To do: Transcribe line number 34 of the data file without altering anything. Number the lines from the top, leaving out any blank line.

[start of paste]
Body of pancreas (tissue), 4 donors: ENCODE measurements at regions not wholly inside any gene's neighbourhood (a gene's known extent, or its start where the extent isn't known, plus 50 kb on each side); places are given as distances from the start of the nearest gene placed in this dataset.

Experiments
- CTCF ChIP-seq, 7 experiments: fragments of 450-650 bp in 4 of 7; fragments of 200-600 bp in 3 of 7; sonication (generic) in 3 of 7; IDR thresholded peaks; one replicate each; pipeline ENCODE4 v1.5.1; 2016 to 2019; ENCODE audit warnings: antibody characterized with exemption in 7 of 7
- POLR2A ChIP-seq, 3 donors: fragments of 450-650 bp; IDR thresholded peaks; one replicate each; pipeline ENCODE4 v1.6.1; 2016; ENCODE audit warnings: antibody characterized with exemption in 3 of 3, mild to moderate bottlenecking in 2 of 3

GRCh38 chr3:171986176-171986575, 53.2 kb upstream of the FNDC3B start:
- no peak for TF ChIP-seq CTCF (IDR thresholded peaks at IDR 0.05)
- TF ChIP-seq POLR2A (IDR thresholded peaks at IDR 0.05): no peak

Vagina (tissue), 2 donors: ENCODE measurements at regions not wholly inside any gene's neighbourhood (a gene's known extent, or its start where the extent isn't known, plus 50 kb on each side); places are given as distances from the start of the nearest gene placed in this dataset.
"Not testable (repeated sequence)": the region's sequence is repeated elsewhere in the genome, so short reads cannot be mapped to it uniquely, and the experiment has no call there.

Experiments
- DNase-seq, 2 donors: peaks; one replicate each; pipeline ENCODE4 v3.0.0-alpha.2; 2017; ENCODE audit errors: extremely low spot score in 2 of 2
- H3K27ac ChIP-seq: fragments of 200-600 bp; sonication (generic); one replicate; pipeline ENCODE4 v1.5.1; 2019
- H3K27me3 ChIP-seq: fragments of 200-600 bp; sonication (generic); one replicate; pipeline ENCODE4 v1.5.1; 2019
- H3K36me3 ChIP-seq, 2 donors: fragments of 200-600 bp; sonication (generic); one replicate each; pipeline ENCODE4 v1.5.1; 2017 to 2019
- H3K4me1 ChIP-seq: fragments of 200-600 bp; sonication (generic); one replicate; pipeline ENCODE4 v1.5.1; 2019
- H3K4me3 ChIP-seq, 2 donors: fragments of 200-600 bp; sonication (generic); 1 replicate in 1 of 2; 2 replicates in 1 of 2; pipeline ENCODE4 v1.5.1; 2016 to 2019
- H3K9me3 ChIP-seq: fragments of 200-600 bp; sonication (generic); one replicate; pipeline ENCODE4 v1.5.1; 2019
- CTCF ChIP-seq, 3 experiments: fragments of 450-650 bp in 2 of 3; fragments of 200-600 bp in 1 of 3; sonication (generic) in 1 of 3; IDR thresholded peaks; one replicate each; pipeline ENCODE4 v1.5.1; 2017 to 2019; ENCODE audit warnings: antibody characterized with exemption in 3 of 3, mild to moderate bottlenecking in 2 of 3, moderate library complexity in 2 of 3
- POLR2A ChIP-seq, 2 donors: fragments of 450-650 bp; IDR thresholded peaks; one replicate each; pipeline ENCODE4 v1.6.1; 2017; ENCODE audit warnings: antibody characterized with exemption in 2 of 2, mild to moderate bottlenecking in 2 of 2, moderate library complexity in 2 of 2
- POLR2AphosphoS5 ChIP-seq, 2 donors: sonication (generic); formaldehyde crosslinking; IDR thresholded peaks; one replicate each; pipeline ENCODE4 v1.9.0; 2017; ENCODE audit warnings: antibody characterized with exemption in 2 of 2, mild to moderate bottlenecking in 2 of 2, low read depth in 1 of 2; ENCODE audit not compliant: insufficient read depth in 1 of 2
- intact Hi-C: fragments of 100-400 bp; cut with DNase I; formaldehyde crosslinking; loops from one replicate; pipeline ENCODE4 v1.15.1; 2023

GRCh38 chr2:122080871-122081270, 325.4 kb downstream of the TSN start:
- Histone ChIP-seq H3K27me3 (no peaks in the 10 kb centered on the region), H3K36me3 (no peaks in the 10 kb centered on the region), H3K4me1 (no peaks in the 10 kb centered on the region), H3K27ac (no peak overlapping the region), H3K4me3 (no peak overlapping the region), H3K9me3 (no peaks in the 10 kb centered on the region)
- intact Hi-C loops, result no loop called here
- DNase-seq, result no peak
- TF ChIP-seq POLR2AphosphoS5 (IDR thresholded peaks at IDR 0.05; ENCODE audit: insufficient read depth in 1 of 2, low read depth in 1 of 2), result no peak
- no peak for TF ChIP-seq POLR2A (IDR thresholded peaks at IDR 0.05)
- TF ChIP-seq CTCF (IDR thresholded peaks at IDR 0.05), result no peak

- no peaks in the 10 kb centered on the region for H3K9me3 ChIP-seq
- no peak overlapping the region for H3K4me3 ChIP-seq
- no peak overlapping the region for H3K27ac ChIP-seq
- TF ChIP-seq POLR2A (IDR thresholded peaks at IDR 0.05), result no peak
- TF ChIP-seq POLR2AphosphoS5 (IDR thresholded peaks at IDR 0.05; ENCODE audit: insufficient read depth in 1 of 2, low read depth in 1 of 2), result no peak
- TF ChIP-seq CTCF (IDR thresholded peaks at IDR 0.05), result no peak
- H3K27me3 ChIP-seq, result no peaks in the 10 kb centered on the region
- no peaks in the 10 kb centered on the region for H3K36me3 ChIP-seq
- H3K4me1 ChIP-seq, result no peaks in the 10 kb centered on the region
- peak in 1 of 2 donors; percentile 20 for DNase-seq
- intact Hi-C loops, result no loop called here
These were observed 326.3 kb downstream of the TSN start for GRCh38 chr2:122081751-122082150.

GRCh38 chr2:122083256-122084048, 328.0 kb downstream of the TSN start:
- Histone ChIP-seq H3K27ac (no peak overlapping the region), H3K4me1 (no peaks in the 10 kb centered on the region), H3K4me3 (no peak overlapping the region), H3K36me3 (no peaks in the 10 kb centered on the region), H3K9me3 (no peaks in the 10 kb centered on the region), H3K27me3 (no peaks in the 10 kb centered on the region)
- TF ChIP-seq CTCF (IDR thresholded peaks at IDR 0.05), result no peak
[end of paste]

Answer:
- TF ChIP-seq CTCF (IDR thresholded peaks at IDR 0.05), result no peak